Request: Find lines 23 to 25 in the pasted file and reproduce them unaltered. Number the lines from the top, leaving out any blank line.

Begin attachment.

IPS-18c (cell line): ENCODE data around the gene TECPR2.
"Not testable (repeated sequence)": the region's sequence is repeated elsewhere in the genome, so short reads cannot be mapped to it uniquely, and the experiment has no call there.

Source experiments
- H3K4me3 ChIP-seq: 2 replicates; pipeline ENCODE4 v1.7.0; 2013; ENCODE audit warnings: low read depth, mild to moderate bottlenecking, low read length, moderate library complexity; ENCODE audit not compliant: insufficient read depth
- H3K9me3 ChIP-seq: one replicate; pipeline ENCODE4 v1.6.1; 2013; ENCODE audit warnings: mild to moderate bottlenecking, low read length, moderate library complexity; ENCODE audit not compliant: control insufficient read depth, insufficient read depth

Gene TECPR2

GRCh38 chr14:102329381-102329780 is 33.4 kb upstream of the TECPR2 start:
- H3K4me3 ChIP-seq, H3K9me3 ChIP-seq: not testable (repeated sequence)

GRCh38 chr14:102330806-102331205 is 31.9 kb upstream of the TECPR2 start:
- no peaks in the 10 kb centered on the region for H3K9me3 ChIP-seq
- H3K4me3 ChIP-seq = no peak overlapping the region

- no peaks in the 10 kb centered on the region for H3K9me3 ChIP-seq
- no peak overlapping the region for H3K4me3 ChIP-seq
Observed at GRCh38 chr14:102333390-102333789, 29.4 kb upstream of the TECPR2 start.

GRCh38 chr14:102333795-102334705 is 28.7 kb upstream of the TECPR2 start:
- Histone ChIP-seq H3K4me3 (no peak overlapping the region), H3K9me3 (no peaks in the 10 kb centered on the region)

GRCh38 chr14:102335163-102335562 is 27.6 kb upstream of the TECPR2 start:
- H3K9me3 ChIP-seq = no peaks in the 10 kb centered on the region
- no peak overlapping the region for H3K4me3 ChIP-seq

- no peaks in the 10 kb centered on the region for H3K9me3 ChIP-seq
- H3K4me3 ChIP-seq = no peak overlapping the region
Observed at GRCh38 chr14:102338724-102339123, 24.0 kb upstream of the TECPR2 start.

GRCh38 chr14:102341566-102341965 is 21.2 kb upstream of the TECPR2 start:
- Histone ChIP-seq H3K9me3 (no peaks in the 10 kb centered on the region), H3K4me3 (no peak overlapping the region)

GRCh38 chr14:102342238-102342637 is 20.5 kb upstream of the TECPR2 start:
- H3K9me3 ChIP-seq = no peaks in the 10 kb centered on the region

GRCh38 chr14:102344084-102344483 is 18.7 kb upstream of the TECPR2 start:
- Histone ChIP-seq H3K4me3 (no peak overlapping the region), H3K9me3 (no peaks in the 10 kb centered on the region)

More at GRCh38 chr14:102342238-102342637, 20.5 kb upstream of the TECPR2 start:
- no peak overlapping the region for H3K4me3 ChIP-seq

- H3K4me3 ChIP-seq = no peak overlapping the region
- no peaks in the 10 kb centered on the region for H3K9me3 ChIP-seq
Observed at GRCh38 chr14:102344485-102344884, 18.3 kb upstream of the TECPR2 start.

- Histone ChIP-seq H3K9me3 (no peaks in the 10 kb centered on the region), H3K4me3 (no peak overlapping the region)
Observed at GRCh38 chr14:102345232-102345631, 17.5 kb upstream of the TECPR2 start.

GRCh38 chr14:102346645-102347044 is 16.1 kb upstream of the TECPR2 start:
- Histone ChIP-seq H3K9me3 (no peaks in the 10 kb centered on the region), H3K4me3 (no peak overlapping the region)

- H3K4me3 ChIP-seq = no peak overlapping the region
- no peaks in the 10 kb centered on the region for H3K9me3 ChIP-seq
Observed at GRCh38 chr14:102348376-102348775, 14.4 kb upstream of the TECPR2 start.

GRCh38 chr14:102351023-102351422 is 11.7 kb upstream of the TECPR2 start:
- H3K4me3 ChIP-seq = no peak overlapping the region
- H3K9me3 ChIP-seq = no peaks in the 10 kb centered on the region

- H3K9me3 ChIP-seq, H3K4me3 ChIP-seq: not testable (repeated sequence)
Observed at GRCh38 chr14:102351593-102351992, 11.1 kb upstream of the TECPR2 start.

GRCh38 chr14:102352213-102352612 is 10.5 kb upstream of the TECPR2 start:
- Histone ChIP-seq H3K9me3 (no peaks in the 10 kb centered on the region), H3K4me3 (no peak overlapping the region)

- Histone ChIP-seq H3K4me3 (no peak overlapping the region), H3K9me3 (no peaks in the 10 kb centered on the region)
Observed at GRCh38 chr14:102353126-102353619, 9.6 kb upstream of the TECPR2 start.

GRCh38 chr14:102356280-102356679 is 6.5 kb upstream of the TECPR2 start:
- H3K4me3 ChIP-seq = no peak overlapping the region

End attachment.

GRCh38 chr14:102341566-102341965 is 21.2 kb upstream of the TECPR2 start:
- Histone ChIP-seq H3K9me3 (no peaks in the 10 kb centered on the region), H3K4me3 (no peak overlapping the region)

GRCh38 chr14:102342238-102342637 is 20.5 kb upstream of the TECPR2 start: